Image of Gallery in South Kensington
Request to view at the Prints & Drawings Study Room, room WS , Case R, Shelf 106, Box L

Abstract Composition

Oil Painting
ca. 1964 (painted)
Place of origin

Oil wash painting titled 'Abstract composition', signed 'Frankenthaler.'

Object details

Object type
TitleAbstract Composition (assigned by artist)
Materials and techniques
Oil wash on paper
Brief description
Oil painting entitled 'Abstract Composition' by Helen Frankenthaler (b.1928). American School, ca. 1964.
Physical description
Oil wash painting titled 'Abstract composition', signed 'Frankenthaler.'
  • Approx. height: 23.75in
  • Approx. width: 18in
Dimensions taken from departmental object file
Marks and inscriptions
'Frankenthaler' (Signed by the artist)
Object history
Purchased, 1964

Historical significance: Helen Frankenthaler (b.1928) is an American painter and printmaker whose work is associated with Abstract Expressionism. Like Jackson Pollock, she experimented with methods of painting on unprimed canvases. She often worked with thin pigments, which she allowed to soak directly into the canvas, thus exploring the interface between image and surface.

Frankenthaler's work often investigates ideas of depth and perspective. In this work of around 1964 the green passages seem to form a border, within which the viewer sees an area of pale pink wash with darker abstract marks in its centre. However, even as we seem to be invited to look 'into' the painting through this portal, our attempt to do this is thwarted by the bold, painterly brush strokes which articulate and draw attention to its surface qualities.

Although it has been the museum's policy since the foundation of the Tate Gallery to restrict its acquisition of oil paintings to those with direct bearing on the decorative or applied arts, this painting seems to have been acquired as a wash drawing. In the annual accessions report for 1964, Graham Reynolds, Keeper of Prints & Drawings and Paintings, described this acquisition as follows: 'Of recent years it has been the policy of the Department of Paintings to acquire a small but carefully selected number of modern foreign watercolours or cognate drawings. These are hung in rotation with the modern British watercolours […] and this juxtaposition helps to put the development and achievement of the national school in its proper perspective. The most important purchases made during 1964 by the Department were of this nature. […] A more recent phase of American art, generally labelled Abstract Expressionism, is seen in Helen Frankenthaler's composition in oil wash.' (Graham Reynolds, Department of Prints and Drawings and Department of Paintings: Accessions 1964, p. iii.)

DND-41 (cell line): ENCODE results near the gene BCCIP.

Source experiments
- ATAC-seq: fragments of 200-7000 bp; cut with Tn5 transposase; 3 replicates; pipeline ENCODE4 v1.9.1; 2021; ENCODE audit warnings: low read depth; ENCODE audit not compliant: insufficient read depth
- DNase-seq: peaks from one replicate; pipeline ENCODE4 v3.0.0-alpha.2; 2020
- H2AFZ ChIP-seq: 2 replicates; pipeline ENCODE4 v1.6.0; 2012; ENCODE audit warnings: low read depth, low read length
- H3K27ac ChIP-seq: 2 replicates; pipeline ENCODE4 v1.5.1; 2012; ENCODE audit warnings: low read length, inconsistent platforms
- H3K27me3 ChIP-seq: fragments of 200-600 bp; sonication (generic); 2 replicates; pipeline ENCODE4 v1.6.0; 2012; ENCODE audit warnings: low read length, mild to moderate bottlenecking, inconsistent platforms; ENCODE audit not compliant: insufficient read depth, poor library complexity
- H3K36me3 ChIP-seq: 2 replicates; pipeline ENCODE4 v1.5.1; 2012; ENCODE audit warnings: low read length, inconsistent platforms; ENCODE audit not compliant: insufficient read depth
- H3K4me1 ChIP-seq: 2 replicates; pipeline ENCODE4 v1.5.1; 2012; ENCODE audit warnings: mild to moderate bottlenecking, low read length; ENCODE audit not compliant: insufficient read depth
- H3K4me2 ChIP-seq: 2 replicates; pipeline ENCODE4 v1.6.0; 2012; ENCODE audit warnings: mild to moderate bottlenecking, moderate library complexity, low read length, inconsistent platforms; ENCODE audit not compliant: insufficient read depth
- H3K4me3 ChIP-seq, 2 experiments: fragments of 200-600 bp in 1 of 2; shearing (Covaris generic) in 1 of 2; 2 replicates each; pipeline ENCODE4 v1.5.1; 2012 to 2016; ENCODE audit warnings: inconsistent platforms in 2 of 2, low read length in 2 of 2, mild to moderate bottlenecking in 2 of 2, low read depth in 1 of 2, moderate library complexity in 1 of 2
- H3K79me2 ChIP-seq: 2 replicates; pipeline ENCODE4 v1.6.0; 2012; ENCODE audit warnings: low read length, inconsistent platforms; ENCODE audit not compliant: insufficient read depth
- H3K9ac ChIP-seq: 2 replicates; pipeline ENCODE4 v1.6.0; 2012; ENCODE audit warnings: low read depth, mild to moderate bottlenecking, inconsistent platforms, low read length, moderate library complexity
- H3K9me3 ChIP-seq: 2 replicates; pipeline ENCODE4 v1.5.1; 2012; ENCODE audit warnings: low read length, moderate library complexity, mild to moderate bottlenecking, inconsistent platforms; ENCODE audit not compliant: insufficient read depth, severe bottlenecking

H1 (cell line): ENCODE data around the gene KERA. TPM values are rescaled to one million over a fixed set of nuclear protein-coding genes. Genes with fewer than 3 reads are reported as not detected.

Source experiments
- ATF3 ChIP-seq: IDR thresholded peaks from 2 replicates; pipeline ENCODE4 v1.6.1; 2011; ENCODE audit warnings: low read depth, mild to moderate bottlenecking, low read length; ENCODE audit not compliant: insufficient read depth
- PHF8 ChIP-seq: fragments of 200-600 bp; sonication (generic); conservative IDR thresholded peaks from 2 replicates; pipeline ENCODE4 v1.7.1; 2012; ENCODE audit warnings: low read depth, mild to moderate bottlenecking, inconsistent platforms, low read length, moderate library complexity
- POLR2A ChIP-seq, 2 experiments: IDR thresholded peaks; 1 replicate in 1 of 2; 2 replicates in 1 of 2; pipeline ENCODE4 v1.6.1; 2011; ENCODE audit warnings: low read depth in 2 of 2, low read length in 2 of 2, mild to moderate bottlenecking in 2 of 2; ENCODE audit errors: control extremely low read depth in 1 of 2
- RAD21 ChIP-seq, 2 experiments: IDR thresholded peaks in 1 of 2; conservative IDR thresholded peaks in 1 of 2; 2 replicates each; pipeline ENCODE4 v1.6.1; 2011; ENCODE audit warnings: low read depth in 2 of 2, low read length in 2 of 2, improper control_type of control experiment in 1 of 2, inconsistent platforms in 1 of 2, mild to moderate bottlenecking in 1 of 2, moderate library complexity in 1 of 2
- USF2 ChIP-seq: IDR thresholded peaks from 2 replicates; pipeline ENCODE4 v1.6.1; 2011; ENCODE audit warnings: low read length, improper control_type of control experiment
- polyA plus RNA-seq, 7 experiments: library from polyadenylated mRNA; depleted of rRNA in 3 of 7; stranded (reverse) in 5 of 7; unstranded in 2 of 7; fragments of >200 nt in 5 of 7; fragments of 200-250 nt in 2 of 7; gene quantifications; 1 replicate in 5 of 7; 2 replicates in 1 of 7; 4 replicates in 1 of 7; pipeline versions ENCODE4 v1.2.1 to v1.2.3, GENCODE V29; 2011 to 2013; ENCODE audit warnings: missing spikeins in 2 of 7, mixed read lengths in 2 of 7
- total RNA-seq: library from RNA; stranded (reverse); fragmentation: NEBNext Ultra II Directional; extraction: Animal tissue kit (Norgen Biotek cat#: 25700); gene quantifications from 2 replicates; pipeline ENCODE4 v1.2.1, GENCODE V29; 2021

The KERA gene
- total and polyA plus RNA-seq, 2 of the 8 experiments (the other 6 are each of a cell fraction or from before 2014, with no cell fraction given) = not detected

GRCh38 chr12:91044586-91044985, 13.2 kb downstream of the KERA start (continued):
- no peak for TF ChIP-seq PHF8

Subject depicted
Bibliographic reference
Victoria & Albert Museum Department of Prints and Drawings and Department of Paintings, Accessions 1964. London: HMSO, 1965.
Accession number

About this object record

Explore the Collections contains over a million catalogue records, and over half a million images. It is a working database that includes information compiled over the life of the museum. Some of our records may contain offensive and discriminatory language, or reflect outdated ideas, practice and analysis. We are committed to addressing these issues, and to review and update our records accordingly.

You can write to us to suggest improvements to the record.

Suggest feedback

Record createdMay 9, 2007
Record URL
Download as: JSON